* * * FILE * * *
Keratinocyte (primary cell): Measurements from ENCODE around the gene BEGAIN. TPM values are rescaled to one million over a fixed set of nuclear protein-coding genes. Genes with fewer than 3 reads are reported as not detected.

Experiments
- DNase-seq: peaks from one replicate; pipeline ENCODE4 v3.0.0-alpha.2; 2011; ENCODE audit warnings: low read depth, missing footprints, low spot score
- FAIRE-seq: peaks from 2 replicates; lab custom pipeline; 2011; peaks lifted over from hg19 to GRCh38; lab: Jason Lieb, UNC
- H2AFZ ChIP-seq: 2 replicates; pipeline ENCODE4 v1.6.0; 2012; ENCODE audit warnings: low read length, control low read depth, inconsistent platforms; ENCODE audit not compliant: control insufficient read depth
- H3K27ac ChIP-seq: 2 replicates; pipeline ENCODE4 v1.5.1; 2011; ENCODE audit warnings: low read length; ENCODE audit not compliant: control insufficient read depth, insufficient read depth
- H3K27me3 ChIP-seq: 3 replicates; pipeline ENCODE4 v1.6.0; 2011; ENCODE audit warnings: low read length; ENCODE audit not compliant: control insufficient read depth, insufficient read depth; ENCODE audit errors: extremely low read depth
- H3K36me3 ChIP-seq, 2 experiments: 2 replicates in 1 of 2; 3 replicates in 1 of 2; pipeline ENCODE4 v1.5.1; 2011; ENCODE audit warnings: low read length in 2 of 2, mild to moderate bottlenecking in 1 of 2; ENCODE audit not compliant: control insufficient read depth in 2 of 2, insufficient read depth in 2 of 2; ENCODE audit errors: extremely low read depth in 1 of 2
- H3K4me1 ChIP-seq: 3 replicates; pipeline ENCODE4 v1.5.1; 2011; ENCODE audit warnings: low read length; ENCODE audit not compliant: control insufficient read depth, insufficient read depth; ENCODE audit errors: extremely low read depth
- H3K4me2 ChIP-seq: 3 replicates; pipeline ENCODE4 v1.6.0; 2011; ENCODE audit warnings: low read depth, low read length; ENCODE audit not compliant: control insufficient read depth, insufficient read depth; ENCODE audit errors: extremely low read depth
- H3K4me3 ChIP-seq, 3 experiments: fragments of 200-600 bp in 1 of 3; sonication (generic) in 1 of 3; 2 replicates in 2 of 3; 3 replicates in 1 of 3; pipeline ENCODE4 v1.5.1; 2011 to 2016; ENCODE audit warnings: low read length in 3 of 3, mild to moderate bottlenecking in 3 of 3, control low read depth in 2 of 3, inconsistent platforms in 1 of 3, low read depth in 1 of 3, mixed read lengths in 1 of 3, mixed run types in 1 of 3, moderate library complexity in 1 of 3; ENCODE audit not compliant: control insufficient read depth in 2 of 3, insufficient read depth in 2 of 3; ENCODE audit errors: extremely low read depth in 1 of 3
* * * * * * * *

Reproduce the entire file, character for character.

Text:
Keratinocyte (primary cell): Measurements from ENCODE around the gene BEGAIN. TPM values are rescaled to one million over a fixed set of nuclear protein-coding genes. Genes with fewer than 3 reads are reported as not detected.

Experiments
- DNase-seq: peaks from one replicate; pipeline ENCODE4 v3.0.0-alpha.2; 2011; ENCODE audit warnings: low read depth, missing footprints, low spot score
- FAIRE-seq: peaks from 2 replicates; lab custom pipeline; 2011; peaks lifted over from hg19 to GRCh38; lab: Jason Lieb, UNC
- H2AFZ ChIP-seq: 2 replicates; pipeline ENCODE4 v1.6.0; 2012; ENCODE audit warnings: low read length, control low read depth, inconsistent platforms; ENCODE audit not compliant: control insufficient read depth
- H3K27ac ChIP-seq: 2 replicates; pipeline ENCODE4 v1.5.1; 2011; ENCODE audit warnings: low read length; ENCODE audit not compliant: control insufficient read depth, insufficient read depth
- H3K27me3 ChIP-seq: 3 replicates; pipeline ENCODE4 v1.6.0; 2011; ENCODE audit warnings: low read length; ENCODE audit not compliant: control insufficient read depth, insufficient read depth; ENCODE audit errors: extremely low read depth
- H3K36me3 ChIP-seq, 2 experiments: 2 replicates in 1 of 2; 3 replicates in 1 of 2; pipeline ENCODE4 v1.5.1; 2011; ENCODE audit warnings: low read length in 2 of 2, mild to moderate bottlenecking in 1 of 2; ENCODE audit not compliant: control insufficient read depth in 2 of 2, insufficient read depth in 2 of 2; ENCODE audit errors: extremely low read depth in 1 of 2
- H3K4me1 ChIP-seq: 3 replicates; pipeline ENCODE4 v1.5.1; 2011; ENCODE audit warnings: low read length; ENCODE audit not compliant: control insufficient read depth, insufficient read depth; ENCODE audit errors: extremely low read depth
- H3K4me2 ChIP-seq: 3 replicates; pipeline ENCODE4 v1.6.0; 2011; ENCODE audit warnings: low read depth, low read length; ENCODE audit not compliant: control insufficient read depth, insufficient read depth; ENCODE audit errors: extremely low read depth
- H3K4me3 ChIP-seq, 3 experiments: fragments of 200-600 bp in 1 of 3; sonication (generic) in 1 of 3; 2 replicates in 2 of 3; 3 replicates in 1 of 3; pipeline ENCODE4 v1.5.1; 2011 to 2016; ENCODE audit warnings: low read length in 3 of 3, mild to moderate bottlenecking in 3 of 3, control low read depth in 2 of 3, inconsistent platforms in 1 of 3, low read depth in 1 of 3, mixed read lengths in 1 of 3, mixed run types in 1 of 3, moderate library complexity in 1 of 3; ENCODE audit not compliant: control insufficient read depth in 2 of 3, insufficient read depth in 2 of 3; ENCODE audit errors: extremely low read depth in 1 of 3